Antibiotics may induce alterations in the commensal microbiota of the birth canal in pregnant women causing rapid and profound shifts in the vaginal microbiota following antibiotic treatment for bacterial vaginosis on a scale of hours [32]. Stokholm et al. [33] studied the effect of oral antibiotic administration during pregnancy at 36 gestational weeks on commensal vaginal bacterial colonization. They found that women treated with antibiotics in the third trimester of pregnancy were more often colonized by Escherichia coli than women without antibiotic treatment in the third trimester. Also, according to the authors, antibiotic administration did not significantly influence the vaginal GBS or S. aureus colonization rates.

In this work only mothers delivering at <32 weeks gestational age were analyzed so our results might be limited to understand the changes due to antibiotic usage only in the vaginal ecosystem of pregnant women who subsequently have preterm delivery. At this moment we studied just mothers of very preterm newborns because we are interested in the repercussion of maternal antibiotic therapy on the preterm microbiota. However the data might also be meaningful in assessing the antibiotic effect on who delivered at term if we consider that no differences in relative abundance of bacterial phylotypes between women who delivered at term or had spontaneous preterm delivery were detected [24].

It is important to note that having found Streptococcus in greater abundance in penicillin treated subjects does not necessarily means that the use of antibiotic increased the abundance of this genus. No samples were collected before the antibiotic administration therefore the initial abundance of Streptococcus was unknown. The use of penicillin might have reduced the abundance of Streptococcus or penicillin just fail to eradicate GBS as reported before [34,35]. Our experiment design allowed us to detect increase of diversity due to use of penicillin. Antibiotic perturbation was previously associated with loss of microbial diversity and shifts in community composition [21], and according to our results severe cases of GBS infection can also decrease vaginal diversity due to dominance of Streptococcus. The antibiotic usage can eliminate more abundant microbes allowing for a more even distribution of microbial species that in turn allow for sampling more OTUs with the same sequencing effort. In this sense we might not observe a real increase of diversity but a strong reduction of dominant microbial species. When studying microbial communities from the English Chanel using deep sequencing of the 16S rRNA and comparing against shallow sequenced time points, Caporaso et al. [36] also noticed the effect of shallow sequencing in microbial diversity measurements. The deep sequenced time point maintained 95.4% of the combined data acquired by shallow sequencing during 6 years. The data suggested that the majority of taxa are always present but just in different proportions. Whether the antibiotic reduced diversity or reduced more abundant microbes allowing a more even microbial sampling is unknown however the disturbing effect of antibiotic cannot be neglected.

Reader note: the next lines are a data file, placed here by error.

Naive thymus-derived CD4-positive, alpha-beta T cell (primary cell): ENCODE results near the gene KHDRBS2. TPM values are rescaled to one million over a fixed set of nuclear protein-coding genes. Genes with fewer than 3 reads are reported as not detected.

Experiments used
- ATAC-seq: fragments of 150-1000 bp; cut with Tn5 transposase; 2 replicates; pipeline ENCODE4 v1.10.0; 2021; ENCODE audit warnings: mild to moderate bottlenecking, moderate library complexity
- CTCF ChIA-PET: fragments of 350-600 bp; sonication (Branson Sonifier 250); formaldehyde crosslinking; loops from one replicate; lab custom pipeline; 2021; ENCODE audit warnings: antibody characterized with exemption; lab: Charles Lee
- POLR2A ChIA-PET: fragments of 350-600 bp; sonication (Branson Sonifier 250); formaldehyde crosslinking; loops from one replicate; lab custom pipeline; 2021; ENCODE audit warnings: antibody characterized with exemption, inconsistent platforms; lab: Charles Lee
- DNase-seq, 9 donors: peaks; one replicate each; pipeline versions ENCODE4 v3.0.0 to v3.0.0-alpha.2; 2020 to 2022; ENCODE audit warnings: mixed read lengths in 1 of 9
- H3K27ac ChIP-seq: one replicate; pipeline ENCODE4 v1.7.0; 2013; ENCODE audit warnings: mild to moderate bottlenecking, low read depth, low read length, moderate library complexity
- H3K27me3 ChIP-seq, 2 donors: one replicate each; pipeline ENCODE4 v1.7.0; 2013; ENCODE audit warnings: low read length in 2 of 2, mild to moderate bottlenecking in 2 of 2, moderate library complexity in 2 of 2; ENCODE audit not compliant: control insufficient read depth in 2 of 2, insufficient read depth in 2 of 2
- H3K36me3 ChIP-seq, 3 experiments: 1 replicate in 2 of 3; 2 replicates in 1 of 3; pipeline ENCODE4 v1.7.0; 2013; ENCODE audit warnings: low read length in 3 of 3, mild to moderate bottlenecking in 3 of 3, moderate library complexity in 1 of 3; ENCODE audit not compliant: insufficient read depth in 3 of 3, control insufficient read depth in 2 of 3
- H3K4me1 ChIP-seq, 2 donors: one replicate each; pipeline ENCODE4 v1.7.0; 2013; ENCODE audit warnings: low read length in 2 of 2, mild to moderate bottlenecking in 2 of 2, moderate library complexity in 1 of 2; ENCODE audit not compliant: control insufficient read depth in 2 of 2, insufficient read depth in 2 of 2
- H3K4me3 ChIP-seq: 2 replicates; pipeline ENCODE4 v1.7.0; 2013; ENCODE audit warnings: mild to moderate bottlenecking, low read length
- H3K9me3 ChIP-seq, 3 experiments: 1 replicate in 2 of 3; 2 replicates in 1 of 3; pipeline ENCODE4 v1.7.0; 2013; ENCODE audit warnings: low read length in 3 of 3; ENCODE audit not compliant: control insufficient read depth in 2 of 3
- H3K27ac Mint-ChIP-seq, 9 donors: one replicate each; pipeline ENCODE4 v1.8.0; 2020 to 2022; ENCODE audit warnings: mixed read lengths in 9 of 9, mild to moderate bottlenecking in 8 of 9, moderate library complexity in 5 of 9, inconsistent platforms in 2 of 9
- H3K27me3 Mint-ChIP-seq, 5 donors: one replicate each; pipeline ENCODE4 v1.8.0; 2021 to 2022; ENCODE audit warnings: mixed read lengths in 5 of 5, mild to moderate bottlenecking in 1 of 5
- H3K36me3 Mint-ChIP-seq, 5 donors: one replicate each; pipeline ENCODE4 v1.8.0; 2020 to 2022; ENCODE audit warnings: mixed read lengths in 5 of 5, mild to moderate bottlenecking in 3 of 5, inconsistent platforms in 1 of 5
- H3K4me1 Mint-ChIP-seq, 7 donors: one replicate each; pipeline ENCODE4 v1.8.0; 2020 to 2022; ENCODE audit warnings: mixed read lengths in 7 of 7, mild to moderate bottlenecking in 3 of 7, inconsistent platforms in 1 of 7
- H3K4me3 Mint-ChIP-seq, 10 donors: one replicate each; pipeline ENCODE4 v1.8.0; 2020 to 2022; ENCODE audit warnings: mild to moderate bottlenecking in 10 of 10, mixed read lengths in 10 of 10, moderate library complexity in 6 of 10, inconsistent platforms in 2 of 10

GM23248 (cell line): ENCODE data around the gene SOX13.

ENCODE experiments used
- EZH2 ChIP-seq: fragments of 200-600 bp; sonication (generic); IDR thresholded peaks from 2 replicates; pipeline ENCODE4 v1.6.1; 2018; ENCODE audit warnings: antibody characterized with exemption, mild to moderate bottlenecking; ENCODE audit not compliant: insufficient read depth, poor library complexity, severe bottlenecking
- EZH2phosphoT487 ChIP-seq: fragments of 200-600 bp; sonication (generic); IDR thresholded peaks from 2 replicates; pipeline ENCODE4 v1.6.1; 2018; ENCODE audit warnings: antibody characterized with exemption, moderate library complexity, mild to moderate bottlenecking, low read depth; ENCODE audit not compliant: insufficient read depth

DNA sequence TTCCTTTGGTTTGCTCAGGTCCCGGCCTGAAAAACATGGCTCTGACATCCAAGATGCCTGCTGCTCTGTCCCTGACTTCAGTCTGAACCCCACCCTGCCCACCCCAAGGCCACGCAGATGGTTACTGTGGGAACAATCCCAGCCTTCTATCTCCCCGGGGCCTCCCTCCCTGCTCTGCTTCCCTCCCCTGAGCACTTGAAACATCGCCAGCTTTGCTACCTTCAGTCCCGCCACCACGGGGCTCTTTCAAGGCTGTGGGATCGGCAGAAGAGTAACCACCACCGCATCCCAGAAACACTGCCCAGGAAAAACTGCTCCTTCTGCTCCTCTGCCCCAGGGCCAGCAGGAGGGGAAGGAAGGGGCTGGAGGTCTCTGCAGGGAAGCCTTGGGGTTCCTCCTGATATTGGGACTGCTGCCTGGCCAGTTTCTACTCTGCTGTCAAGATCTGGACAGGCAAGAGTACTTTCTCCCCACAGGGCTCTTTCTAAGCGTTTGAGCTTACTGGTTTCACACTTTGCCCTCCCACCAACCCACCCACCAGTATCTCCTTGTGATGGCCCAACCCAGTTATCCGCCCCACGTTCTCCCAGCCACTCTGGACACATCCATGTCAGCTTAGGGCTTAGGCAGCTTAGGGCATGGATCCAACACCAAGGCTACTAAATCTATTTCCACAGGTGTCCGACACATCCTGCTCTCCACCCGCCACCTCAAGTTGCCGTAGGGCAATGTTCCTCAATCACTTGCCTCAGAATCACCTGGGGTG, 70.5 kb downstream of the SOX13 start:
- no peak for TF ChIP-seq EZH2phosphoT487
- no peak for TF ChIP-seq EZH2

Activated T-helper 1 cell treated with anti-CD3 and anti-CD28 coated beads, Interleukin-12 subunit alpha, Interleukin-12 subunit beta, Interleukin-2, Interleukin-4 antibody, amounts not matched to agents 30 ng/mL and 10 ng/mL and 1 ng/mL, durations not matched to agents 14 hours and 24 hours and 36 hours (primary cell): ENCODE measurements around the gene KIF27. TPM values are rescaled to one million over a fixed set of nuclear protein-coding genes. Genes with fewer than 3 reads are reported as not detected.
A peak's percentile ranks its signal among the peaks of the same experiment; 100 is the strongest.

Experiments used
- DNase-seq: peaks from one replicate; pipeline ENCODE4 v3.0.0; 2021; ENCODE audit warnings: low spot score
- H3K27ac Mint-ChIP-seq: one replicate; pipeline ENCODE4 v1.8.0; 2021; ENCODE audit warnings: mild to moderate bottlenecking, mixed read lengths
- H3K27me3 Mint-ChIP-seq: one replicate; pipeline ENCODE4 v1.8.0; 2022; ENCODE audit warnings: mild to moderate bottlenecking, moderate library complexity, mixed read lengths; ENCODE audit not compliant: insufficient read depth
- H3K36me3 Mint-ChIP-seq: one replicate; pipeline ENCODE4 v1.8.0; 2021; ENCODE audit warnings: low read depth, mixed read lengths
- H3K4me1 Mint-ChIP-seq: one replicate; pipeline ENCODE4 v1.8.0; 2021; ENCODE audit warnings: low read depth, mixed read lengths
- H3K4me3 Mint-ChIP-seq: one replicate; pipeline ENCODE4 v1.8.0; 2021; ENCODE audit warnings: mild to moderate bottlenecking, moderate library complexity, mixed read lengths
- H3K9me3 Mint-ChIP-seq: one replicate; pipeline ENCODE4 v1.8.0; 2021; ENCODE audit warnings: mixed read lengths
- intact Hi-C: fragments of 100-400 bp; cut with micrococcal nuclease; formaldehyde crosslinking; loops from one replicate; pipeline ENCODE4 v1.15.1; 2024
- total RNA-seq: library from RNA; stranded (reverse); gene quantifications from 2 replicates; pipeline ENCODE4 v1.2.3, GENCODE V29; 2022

We were not able to establish a relationship between modification of maternal vaginal microbiota and early-onset neonatal sepsis. We studied 27 women and the prevalence of early-onset neonatal sepsis was none. According to Stoll et al. [35] the prevalence of neonatal sepsis might be around 1.9%.

In conclusion, our study showed, with a high resolution technique that vaginal communities of healthy pregnant women was dominated by Lactobacillus species and present low genus diversity, while Streptococcus colonized women under peripartum penicillin presented a modified vaginal microbiota composition with low abundance of Lactobacillus and altered microbial composition.

Supporting information

S1 Table. Multivariate analysis of variance based on microbial communities dissimilarity matrix showing the differences among suspecting confounding variables.

Df = degrees of freedom; SS = sum of squares; MS = mean sum of squares.

https://doi.org/10.1371/journal.pone.0169916.s001

(DOC)

Acknowledgments

We thank Luciano Santos Pinto Guimarães for his assistance in clinical data analysis. All relevant data are fully available without restriction. Raw sequences were deposited in the NCBI Sequence Read Archive under the BioProject ID PRJNA354838 accession numbers SAMN06053701 to SAMN6053727.

Author Contributions

  1. Conceptualization: RSP RCS ALC LFR.
  2. Data curation: RSP LFR ALC.
  3. Formal analysis: LFR VM.
  4. Funding acquisition: RSP.
  5. Investigation: LFR RSP RCS ALC BSR.
  6. Methodology: RSP RCS ALC LFR.
  7. Project administration: RSP LFR.
  8. Resources: RSP LFR ALC RCS BSR.
  9. Software: LFR.
  10. Supervision: RSP LFR.
  11. Validation: LFR PTD AML.
  12. Visualization: LFR RSP.
  13. Writing – original draft: LFR VM RSP RCS.
  14. Writing – review & editing: LFR RSP RCS ALC VM.

References

  1. 1. Sleator RD. The human superorganism—of microbes and men. Med Hypotheses. 2010;74: 214–215. pmid:19836146
  2. 2. Pybus V, Onderdonk AB. Microbial interactions in the vaginal ecosystem, with emphasis on the pathogenesis of bacterial vaginosis. Microbes Infect. 1999;1: 285–292. pmid:10602662
  3. 3. Sobel . Is There a Protective Role for Vaginal Flora? Curr Infect Dis Rep. 1999;1: 379–383. pmid:11095812